Archive for July, 2007


Mango Grove

In the mango grove, they bag mangoes in paper bags to keep the insects away, except for the unfertilized ones, like the little red ones below.

These mangoes were bigger than my head, and supposed to be very sweet. Apparently, they’ve been breeding them into super mangoes!  After they’re picked, they’ll be dunked very quickly into boiling water to remove any remaining insect residues.  They have to be very careful in this process so that the mangoes can be certified as organic and exported to Japan.

With this variety of mango, they pick them while they’re still somewhat unripe, and then pack them in a sealed basket, surrounded by newspaper, and rocks of calcium carbonate (if I’m remembering correctly, and it’s quite possible that I’m not…) in order to ripen them.

I think I had one of these when we were in Tainan, and it had a very sweet flavor with a slight tang to it.


In the Starfruit Grove

One of my favorite memories of Taiwan was visiting my grandfather’s nurse/adopted daughter who married a man with a mango farm and going mango picking. When I was in high school, we all went and had a lovely afternoon picking mangoes.

This past visit, we went to visit her again and got the tour of the farm in general.

A baby starfruit and its flowers. As the fruit ripens, it will turn golden.

In the starfruit grove under the canopy of leaves. All the starfruit are covered with the paper bags used to keep away insects. We had to stoop to walk around there.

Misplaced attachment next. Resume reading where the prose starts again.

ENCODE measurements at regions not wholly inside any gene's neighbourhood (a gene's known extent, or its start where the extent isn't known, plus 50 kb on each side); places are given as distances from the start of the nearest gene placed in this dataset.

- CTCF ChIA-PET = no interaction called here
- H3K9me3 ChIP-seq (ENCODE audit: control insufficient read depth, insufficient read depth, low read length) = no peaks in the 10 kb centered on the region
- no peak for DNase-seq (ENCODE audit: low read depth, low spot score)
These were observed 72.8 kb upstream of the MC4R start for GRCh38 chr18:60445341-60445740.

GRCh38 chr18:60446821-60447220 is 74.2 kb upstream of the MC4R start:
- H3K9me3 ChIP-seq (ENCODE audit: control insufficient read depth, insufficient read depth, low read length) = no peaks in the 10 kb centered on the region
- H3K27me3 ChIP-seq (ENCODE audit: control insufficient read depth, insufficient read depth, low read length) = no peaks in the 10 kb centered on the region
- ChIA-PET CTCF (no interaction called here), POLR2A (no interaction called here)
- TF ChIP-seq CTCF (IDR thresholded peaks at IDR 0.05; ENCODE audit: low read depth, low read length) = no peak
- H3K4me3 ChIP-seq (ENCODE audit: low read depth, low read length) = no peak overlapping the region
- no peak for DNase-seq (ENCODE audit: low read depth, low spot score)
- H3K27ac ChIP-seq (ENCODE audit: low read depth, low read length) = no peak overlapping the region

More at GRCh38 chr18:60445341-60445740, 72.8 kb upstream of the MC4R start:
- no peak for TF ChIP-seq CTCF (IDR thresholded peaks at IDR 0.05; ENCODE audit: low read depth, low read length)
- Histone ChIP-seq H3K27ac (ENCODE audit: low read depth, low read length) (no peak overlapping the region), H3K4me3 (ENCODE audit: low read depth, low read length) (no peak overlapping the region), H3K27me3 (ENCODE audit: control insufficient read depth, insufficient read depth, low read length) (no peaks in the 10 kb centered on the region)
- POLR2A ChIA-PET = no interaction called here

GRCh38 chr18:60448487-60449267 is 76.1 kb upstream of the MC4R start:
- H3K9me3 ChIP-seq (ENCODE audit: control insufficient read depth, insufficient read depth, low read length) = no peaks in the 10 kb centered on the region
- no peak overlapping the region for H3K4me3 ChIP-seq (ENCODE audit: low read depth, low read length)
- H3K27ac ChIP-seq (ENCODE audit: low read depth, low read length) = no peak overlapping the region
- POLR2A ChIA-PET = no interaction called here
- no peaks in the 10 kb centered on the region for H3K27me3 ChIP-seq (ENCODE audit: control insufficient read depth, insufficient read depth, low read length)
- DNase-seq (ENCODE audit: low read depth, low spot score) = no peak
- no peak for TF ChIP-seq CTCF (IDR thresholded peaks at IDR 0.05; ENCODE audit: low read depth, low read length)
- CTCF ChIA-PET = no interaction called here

Our Visit to the Family Home

This is the carp pond in my aunt’s community. As you can see by the purple smears for lily pads, my A75 was a bit moody at that point. Though in this shot it kind of came out interesting (to me anyway).

Shao Hei got a significant haircut, which made him look even smaller, and must have been much more comfortable in the heat.

The pond by my grandfather’s house apparently has been frequented by a hungry crane lately, who has gobbled up all the fish and the carp too big for it to gobble, it managed to flip out onto the yard.

In the yard, the longyen tree was beginning to bear ripe fruit (the way to see if they’re ripe is to pick them off the tree and eat them). We hunted mosquitoes with the electrified tennis rackets, which can make a mosquito caught in the cross-hairs sizzle. And my visiting cousin from NJ gave me a haircut with an old set of barber’s scissors I found in the storage area. (No worries, Mom, I just got the trim you wanted to give me but didn’t have time to–nothing drastic this time.) I sat out in the yard, and we brushed the clippings into the gutter on the edge of the porch– perhaps a bird will use it for its nest. My uncles had fun photographing the process.